From left, Brady Martinez, Emily Wellman and Makayla Goodnow, members of the Moffat County High School Future Farmers of America meat judging team, pose for a photo Tuesday at the high school’s agricultural shop. Their team, which included MCHS junior Tyler Hildebrandt, took the state title in meat judging during an FFA event April 30 in Fort Collins.

Photo by Bridget Manley

From left, Brady Martinez, Emily Wellman and Makayla Goodnow, members of the Moffat County High School Future Farmers of America meat judging team, pose for a photo Tuesday at the high school’s agricultural shop. Their team, which included MCHS junior Tyler Hildebrandt, took the state title in meat judging during an FFA event April 30 in Fort Collins.

MCHS meat judging team win state title, headed to national championship

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At a glance…

The Moffat County High School Future Farmers of America’s meat judging team is bound for the national FFA convention in October.

The four-member team qualified for the championship during a state competition April 30 in Fort Collins.

MCHS seniors Emily Wellman and Makayla Goodnow and juniors Brady Martinez and Tyler Hildebrandt took the grand champion title as a team.

FFA advisor: Students prepared for state competition by studying everything from food-borne illnesses to meat aging and cooking methods.

Quotable

“It was fun realizing how much you’re actually learning and how you can use it in everyday life.”

Emily Wellman, Moffat County High School senior, on studying for a competition with the high school’s Future Farmers of America meat judging team

Makayla Goodnow may never look at steak the same way again.

The Moffat County High School senior now knows what constitutes a good piece of meat, where the most tender cuts can be found on an animal, and what it means when a cut is labeled “select” or “prime,” she said, thanks all to the school’s Future Farmers of America meat judging team.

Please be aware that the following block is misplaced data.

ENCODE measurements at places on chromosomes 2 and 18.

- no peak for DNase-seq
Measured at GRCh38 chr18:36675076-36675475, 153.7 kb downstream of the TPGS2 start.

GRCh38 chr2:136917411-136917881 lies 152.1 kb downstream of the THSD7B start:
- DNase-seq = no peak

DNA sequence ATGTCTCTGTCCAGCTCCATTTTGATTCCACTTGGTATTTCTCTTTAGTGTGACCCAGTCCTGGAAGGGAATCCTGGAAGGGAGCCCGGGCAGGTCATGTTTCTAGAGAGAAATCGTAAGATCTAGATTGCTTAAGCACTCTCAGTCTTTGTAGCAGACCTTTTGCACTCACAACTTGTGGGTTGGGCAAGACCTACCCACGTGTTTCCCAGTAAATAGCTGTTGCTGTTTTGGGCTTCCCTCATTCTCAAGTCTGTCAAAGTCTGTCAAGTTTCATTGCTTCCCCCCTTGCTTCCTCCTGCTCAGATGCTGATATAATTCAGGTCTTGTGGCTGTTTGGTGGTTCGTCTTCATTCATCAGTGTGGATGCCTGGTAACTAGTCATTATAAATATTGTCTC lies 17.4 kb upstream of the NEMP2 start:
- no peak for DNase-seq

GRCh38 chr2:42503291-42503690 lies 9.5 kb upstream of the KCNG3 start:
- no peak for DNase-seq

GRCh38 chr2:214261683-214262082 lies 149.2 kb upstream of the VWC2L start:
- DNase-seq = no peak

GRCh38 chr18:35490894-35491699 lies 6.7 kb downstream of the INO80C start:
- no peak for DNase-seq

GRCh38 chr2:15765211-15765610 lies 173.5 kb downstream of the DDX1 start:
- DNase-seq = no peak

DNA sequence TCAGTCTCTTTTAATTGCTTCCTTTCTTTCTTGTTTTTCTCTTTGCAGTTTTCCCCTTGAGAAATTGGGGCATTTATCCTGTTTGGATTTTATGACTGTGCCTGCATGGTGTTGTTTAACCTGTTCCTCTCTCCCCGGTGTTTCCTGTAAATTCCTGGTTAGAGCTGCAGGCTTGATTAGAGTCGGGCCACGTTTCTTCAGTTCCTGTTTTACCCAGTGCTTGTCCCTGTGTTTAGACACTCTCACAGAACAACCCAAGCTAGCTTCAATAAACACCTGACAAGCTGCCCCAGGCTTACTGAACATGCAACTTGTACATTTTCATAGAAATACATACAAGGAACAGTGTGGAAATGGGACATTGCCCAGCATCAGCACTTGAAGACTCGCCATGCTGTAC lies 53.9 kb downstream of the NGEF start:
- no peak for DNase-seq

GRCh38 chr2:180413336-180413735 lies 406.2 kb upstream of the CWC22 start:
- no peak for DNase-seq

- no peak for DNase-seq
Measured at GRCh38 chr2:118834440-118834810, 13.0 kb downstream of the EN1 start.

She and her teammates — senior Emily Wellman and juniors Brady Martinez and Tyler Hildebrandt — had to become intimately familiar with meat production to prepare for an FFA state competition this spring.

“It was fun realizing how much you’re actually learning and how you can use it in everyday life,” Wellman said.

They now have a state title to prove they know their stuff.

The team took first place at the state event April 30 in Fort Collins and earned their places at a national FFA convention in October.

They will be the sole meat judging team representing Colorado at the event, said Rick Murr, an agriculture education instructor and advisor for the school’s FFA program.

Martinez is ready to test his skills at the next level of competition.

“I was pretty excited … because that meant we could go to nationals,” he said about learning the team had won the Colorado title.

Taking first in the state was the realization of a goal for the two senior girls.

“We worked really hard and we were really stressed out about it because we really wanted to win,” Goodnow said.

“Last year, we really wanted to win, too,” Wellman said, but the team took second place, coming just short of their goal.

“Then we came in this year, and we were like, ‘We have to win,’” she said.

Their top finish marks the third time an MCHS meat judging team has won a state title, Murr said.

He thumbed through a book, its pages worn and darkened with use, that includes all the questions meat judging team members may encounter on a written test, one of four components in the state competition.

The volume includes details on everything from food-borne illnesses to meat aging and cooking methods.

Murr didn’t encounter that kind of in-depth knowledge until he was in college, he said.

“It’s a lot of information for a kid to have to remember,” he said.

The competition also requires students to solve practical problems, like how to find a product that best meets a customer’s needs for the least expense, Murr said.

Goodnow plans to begin studying animal science this fall at Casper College in Casper, Wyo., with hopes of becoming a livestock nutritionist. She’s also considering a career in the meat industry, she said.

But even if she never works directly in meat production, what she’s learned in FFA won’t be a loss.

If nothing else, she said, she can take that knowledge with her to the grocery store.

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